The Trudeau government is poised to allocate fishing access to the massive redfish population in the Gulf of St Lawrence at the end of the month. It is a highly anticipated decision generating both dread and hope throughout industry in Quebec and Atlantic Canada.
Nova Scotia, which has the most to lose, is warning Ottawa that "hundreds of jobs" are at stake if it loses its long standing-share of the fishery.
"This is incredibly concerning," says Nova Scotia Fisheries and Aquaculture Minister Kent Smith.
Before the redfish population collapsed in the early 1990s, half the Gulf of St Lawrence quota was held by Nova Scotia companies operating big offshore vessels in an area known as Unit 1.
Since then, the Nova Scotia companies have carried out redfish science surveys for the Department of Fisheries and Oceans, maintained a small fishery in adjacent areas, and spent millions on plants and licenses in anticipation of receiving half of the allowed quota once again.
Spending on new facilities
"All of those investments were made with the idea that these shares were stable and that we could expect to receive our share when the when the fishery reopened," says Alain d'Entremont, president of Scotia Harvest, part of the Mersey Seafoods group that spent $14-million on a state of the art plant near Digby, NS.
Alain d'Entremont, president of Scotia Harvest, wants a piece of the action. (Paul Poirier/CBC)
Now that the redfish population is estimated to weigh in at a whopping four million metric tonnes, Scotia Harvest and the other Nova Scotia operators are looking nervously at other provinces lobbying for access.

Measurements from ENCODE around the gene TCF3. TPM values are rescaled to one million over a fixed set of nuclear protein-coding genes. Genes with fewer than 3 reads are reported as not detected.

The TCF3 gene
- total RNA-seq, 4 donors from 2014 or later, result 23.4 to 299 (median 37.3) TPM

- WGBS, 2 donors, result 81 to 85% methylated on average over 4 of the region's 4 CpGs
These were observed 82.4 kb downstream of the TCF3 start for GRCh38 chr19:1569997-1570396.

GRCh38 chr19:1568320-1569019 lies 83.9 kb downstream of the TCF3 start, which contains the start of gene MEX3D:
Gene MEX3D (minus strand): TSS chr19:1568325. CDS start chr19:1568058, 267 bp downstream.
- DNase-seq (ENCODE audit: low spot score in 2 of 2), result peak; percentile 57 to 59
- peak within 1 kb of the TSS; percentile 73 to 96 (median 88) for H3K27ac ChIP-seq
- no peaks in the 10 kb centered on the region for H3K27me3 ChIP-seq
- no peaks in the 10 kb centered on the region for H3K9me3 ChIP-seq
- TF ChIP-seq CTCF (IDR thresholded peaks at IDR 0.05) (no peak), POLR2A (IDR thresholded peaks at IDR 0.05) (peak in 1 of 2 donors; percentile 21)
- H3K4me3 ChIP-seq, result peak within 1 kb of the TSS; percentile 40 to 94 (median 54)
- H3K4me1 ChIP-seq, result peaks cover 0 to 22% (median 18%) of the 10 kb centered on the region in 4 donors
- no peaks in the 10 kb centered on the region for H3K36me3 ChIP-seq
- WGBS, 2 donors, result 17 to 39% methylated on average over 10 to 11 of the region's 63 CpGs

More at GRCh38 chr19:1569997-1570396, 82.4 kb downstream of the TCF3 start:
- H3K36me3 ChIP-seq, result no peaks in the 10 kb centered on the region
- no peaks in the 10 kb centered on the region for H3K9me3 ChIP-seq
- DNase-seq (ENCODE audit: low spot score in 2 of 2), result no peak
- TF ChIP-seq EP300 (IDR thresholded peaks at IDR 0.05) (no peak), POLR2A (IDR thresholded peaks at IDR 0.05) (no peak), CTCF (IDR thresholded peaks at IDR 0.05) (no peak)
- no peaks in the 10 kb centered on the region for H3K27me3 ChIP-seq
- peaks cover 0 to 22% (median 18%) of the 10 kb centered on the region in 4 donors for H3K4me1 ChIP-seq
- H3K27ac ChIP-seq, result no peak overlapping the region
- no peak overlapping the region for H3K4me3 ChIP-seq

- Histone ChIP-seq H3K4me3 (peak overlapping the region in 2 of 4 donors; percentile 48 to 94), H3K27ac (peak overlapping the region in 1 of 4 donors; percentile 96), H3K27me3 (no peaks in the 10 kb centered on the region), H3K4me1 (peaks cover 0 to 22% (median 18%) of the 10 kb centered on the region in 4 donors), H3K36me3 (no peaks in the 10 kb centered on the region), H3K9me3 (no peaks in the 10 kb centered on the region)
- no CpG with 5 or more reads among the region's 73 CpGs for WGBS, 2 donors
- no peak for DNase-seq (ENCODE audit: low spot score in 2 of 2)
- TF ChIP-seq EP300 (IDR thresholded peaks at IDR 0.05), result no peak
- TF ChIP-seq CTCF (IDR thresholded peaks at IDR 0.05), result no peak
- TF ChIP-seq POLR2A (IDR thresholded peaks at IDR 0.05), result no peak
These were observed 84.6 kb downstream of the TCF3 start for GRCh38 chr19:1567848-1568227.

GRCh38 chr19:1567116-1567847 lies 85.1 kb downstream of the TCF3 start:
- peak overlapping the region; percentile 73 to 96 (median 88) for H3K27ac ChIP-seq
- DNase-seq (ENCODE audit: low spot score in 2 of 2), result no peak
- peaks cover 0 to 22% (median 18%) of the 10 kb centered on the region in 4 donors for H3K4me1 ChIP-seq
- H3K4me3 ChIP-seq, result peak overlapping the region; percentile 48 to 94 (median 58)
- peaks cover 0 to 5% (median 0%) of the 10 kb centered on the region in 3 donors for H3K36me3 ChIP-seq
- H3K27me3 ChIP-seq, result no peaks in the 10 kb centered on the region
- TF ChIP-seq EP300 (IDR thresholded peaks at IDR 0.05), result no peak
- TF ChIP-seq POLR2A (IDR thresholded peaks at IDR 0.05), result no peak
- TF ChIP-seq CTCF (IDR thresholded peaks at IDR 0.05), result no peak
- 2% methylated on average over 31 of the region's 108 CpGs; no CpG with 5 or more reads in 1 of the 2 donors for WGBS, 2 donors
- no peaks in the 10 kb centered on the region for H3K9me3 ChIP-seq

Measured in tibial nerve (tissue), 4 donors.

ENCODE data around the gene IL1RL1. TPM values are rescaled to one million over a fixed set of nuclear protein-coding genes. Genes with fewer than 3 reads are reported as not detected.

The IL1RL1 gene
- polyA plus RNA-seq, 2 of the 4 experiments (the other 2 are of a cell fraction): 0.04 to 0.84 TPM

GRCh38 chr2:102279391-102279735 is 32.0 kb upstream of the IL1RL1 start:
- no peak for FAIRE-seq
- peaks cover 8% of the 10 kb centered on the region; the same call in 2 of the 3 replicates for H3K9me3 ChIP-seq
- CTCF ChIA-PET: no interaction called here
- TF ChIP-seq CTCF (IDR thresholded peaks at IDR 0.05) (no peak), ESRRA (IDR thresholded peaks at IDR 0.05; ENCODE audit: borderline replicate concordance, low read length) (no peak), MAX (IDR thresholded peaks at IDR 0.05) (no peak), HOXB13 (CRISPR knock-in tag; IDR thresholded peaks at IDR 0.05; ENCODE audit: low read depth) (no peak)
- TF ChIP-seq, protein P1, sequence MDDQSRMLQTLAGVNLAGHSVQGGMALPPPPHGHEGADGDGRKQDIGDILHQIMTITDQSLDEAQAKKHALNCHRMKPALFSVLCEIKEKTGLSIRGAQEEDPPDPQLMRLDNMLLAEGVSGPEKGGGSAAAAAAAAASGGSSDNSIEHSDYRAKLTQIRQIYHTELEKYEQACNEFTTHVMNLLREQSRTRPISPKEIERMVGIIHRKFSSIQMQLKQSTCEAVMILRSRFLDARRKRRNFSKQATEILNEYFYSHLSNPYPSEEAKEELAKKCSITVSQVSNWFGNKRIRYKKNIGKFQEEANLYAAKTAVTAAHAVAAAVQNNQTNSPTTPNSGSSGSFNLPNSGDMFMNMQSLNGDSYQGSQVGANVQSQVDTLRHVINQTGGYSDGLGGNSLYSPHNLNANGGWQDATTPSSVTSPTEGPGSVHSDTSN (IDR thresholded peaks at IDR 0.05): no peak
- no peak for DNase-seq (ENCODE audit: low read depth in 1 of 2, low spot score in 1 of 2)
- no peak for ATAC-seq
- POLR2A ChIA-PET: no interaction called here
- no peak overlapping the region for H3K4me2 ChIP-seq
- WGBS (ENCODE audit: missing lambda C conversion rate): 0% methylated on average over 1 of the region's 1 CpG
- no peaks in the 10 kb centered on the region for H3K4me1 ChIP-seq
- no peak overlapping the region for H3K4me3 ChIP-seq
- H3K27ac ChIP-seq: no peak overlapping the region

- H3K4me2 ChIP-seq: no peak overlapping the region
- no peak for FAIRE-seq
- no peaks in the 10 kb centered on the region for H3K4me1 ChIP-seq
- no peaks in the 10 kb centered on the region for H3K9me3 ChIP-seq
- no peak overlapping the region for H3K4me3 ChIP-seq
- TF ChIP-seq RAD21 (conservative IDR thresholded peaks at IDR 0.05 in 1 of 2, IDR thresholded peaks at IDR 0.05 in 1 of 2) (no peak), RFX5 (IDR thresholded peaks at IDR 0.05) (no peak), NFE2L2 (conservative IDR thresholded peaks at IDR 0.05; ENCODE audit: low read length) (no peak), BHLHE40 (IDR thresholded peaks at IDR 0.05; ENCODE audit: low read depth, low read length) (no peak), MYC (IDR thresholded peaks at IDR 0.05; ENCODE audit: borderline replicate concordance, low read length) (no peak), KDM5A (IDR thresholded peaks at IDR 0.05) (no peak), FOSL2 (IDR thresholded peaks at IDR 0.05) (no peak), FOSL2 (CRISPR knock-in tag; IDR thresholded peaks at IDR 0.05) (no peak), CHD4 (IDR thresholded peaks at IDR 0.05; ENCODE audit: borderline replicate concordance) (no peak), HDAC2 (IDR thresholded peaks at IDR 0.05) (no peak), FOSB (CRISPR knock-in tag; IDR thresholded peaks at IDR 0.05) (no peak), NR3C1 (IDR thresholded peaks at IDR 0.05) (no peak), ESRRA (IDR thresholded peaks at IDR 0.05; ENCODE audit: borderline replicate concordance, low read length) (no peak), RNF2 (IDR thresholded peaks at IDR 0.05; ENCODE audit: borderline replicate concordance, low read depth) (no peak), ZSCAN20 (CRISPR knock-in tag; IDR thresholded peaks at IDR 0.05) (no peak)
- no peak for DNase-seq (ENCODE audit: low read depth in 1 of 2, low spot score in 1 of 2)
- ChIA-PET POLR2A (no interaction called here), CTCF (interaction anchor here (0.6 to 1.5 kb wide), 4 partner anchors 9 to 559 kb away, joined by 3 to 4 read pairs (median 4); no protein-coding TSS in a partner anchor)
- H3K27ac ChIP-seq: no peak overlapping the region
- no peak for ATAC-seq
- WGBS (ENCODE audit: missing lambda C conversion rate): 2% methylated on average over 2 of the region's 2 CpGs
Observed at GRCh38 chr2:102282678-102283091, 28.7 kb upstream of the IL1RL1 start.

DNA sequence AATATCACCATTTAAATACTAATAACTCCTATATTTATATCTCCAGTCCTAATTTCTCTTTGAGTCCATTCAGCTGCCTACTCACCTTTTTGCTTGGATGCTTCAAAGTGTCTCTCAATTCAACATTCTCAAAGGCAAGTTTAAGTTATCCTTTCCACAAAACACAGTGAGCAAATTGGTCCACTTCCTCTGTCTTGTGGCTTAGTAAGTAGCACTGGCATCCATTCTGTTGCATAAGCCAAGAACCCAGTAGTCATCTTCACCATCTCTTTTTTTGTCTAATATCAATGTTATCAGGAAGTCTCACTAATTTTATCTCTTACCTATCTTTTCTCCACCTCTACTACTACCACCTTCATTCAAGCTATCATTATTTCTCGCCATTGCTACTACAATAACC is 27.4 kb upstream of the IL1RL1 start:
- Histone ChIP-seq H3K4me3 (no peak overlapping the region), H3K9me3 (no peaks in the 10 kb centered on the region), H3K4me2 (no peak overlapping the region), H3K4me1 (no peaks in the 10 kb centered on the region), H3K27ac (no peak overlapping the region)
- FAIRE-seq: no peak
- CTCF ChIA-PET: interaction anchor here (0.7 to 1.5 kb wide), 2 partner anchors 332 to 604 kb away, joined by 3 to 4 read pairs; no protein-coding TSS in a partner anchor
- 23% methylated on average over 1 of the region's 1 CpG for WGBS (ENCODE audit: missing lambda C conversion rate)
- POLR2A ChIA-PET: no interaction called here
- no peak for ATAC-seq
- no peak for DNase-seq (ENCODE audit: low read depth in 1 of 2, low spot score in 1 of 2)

Quebec and Newfoundland and Labrador interests, to take one example, are lobbying for a piece of the action to compensate for a drastic reduction in shrimp quota for fleets in their province.
Reduced access means 'significant hardship'
Like his predecessors in the portfolio, Smith is urging Ottawa to maintain historic shares for Nova Scotia's fleets if DFO amends the Unit 1 allocation.
"I would like for our quotas to be respected and particularly with this one when our companies were the ones that pioneered this industry from the get go," Smith says.
He wrote federal Fisheries Minister Diane Lebouthillier on Oct. 17 saying, "To change these established allocations would bring significant economic hardships to these Nova Scotia-based fleets and the hundreds of jobs in coastal Nova Scotia communities that they support.
"Furthermore, the apparent trend of altering long-standing quota agreements threatens to destabilize investment in seafood infrastructure, market and product development," he added.
No response to Nova Scotia concerns
Lebouthillier did not reply to Smith, nor to CBC questions about the issues raised in the letter.
"As previously stated by the minister, a decision on this matter will be announced at the end of the month," DFO press secretary Jeremy Collard said in an email to CBC .
For d'Entremont the "only decision" should be the size of the quota — or total allowable catch.
"The big question for us is why are we talking about taking one resource from certain communities and giving it to another? And if this can happen in redfish, why can't it happen in any other species," he says.
"I just don't see how we do without it. I don't see what the alternative is, because if those quotas are not going to be respected, if those transactions lead to some harm with communities or to existing participants in favour of others, this is zero sum game. There's only a certain amount of quota, so it's very disappointing to think about the alternatives."
Past DFO decisions
If the past means anything Nova Scotia may be heading for disappointment.
Smith said in his letter to Lebouthillier, "Nova Scotia has been disproportionately and negatively affected by other recent allocation re-assignments."
The most controversial was a 2016 federal Liberal government decision to strip quota from another pioneering Nova Scotia offshore fleet that caught northern shrimp off Labrador. In the face of lobbying from Newfoundland harvesters, more recent entrants to the fishery, DFO ditched its last-in, first-out policy in assigning catch quotas.
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